Enriching Scala With Implicits

Imagine you are an ETL developer using Spring Cloud Data Flow. Nothing is really available for distributed systems and streaming ETL that is as powerful as this tool. Alteryx and Pentaho are at least a year away from pushing out anything as capable. While Pentaho might work, there are just too many holes to fill.

However, you could do with a more compact code language than Java when programming for Spring. A powerful solution is to combine the Spring ecosystem with Scala, using implicits to eliminate redundant code.

This article focuses on using the enrichment pattern in Scala code through the IterableLike library and the concept of the implicit.



Time is Money


Implicits allow code that is in scope to be utilized when variables are not defined. Only one implicit of a type may be defined within a class:

implicit val myImplicitString : String = "hello there"

def printHello(str : String)={
   println(str)//should print "hello there"

This class creates an implicit string and utilizes it in the method printHello. Having two implicit strings confuses the compiler and causes it to crash.

Implicits create the possibility of using the enrichment pattern as described in the next to last section by attaching an implicit definition to a library when a non-existing function is called.

Remap An Object

Our enrichment example contains a method that removes an item from an IterableLike object only when a specific condition holds:

class IterableScalaFuncs[A,Repr](xs : IterableLike[A,Repr]){

      * Remove an object by a single property value.
      * @param f              The thunk to use
      * @param cbf            The CanBuildFrom to get a builder which should not be touched
      * @tparam That          The result type
      * @return That which should just be of type A
    def removeObjectMatching[That](f : A => Boolean)(implicit cbf : CanBuildFrom[Repr,A,That]):That={
        val builder = cbf(xs.repr)
        val it = xs.iterator

            val o = it.next()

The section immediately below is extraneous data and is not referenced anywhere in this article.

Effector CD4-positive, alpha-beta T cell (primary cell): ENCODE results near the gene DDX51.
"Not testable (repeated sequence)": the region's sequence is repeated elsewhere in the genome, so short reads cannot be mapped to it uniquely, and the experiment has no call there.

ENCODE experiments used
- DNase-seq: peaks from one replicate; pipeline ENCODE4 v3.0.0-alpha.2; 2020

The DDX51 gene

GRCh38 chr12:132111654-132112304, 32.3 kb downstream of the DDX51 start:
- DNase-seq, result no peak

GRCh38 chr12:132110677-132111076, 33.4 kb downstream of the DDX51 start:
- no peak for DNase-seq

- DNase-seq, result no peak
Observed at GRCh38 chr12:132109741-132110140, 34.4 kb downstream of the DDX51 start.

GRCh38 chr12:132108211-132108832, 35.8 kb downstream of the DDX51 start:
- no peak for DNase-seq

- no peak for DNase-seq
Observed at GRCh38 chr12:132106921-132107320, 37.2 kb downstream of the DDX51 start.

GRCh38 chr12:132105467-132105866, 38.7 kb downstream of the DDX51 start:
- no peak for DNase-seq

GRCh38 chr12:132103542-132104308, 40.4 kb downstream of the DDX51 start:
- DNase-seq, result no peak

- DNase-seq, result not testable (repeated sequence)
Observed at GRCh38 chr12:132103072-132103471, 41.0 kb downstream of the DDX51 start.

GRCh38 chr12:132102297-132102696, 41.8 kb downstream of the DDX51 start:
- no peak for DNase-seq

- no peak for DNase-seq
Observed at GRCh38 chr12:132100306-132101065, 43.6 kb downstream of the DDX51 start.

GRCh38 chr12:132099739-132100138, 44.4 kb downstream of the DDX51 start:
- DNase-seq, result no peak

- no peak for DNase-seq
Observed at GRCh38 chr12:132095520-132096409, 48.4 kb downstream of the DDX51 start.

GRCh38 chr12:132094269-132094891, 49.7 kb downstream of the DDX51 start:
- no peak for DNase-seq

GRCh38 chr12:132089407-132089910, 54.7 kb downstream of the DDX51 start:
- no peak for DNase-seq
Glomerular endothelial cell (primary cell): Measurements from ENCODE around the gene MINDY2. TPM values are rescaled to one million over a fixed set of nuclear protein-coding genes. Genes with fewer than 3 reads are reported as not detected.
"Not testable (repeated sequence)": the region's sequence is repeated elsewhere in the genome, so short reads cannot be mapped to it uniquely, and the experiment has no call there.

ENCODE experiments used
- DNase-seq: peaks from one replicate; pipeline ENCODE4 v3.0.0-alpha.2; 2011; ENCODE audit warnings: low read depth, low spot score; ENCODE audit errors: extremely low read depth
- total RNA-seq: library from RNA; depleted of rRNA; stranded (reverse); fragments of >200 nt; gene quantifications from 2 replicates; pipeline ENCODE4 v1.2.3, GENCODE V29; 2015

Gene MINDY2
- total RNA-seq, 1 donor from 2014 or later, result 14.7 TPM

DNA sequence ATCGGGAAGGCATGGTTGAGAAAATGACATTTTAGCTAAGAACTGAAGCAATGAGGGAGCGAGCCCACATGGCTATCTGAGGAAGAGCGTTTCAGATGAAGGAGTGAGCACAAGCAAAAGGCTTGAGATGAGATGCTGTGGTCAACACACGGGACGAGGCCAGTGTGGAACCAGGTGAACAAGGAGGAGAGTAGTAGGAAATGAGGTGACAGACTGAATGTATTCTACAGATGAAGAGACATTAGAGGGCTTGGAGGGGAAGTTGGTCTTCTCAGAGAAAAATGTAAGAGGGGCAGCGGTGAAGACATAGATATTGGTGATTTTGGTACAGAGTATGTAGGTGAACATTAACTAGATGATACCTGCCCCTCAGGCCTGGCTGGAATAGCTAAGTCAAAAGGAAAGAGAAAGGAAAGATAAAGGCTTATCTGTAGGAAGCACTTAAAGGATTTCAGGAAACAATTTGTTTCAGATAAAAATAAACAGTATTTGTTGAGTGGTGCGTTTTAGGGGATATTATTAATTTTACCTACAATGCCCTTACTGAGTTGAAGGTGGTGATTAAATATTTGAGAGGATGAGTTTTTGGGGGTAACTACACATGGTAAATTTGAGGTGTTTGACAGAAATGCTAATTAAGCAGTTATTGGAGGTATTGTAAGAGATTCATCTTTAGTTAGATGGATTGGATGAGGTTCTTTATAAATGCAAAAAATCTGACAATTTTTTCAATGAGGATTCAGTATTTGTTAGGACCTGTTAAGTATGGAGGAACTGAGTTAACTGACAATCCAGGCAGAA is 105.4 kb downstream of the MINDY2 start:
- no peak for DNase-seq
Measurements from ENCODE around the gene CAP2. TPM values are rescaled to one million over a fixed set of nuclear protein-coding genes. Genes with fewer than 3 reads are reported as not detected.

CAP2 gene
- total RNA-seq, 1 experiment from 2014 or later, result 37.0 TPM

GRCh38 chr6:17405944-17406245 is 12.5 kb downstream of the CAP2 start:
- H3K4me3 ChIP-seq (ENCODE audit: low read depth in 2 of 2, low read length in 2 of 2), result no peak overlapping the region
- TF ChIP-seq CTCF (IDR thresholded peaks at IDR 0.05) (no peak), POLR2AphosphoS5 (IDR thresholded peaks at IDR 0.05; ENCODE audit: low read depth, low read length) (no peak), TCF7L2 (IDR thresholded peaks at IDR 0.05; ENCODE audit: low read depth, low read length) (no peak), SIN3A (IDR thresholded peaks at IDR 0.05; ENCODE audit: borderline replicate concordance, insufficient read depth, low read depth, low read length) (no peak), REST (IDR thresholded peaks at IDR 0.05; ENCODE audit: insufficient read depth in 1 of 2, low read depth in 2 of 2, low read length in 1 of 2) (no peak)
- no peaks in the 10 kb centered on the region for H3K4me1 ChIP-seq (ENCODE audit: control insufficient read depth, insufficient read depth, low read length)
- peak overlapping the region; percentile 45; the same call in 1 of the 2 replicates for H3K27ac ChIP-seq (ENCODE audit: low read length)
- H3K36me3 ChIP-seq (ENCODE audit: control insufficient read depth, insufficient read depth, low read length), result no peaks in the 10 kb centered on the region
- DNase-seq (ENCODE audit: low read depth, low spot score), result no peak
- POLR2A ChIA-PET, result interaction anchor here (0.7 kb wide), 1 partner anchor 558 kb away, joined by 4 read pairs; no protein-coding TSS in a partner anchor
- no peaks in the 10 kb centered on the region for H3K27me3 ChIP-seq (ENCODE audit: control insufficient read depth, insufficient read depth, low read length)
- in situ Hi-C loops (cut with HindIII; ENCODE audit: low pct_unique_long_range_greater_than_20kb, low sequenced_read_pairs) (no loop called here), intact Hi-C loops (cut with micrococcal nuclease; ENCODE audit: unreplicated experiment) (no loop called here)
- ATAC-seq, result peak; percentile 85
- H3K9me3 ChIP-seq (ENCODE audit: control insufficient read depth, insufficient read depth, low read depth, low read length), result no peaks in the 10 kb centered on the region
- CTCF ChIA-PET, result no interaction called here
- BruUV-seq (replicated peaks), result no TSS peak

builder += o


IterableLikeScalaFuncs contains a removeObjectMatching method that takes the result as a type parameter, the thunk to match with in the parameter list, and implicitly connects the existing CanBuildFrom from IterableLike in the net parameter list. It then creates a builder of our type and proceeds to populate it with objects not matching the thunk before returning a new collection with the appropriate items removed.

Enrichment Pattern

The enrichment pattern in Scala embellishes libraries by appending code to them as opposed to creating a wrapper class which must be instantiated. This requires implicitly attaching method definitions to existing libraries but allows Scala to be easily used from the console and in classes.

The class in the previous section can be attached to all IterableLike collections implicitly:

  * The enrichment for Iterables wrapping IterablLike with IterableScalaFuncs
  * @param xs       Our IterableLike object
  * @tparam A       The type of the Iterable
  * @tparam Repr    Traversable Repr
implicit def enrichIterable[A, Repr](xs: IterableLike[A, Repr]) = new IterableScalaFuncs(xs)

The method enrichIterable attaches to the target collections and is used as follows:

import ScalaFuncImplicits._
val list : List[(Int,Int)] = List[(Int,Int)]((1,2),(2,3)).removeObjectMatching(_.1 == 1) //should product List((2,3))


This article reviewed the power of Scala Implicits to reduce redundant code without accounting for every type. The enrichment pattern can be used to easily integrate methods with existing libraries.

Code is available at Github


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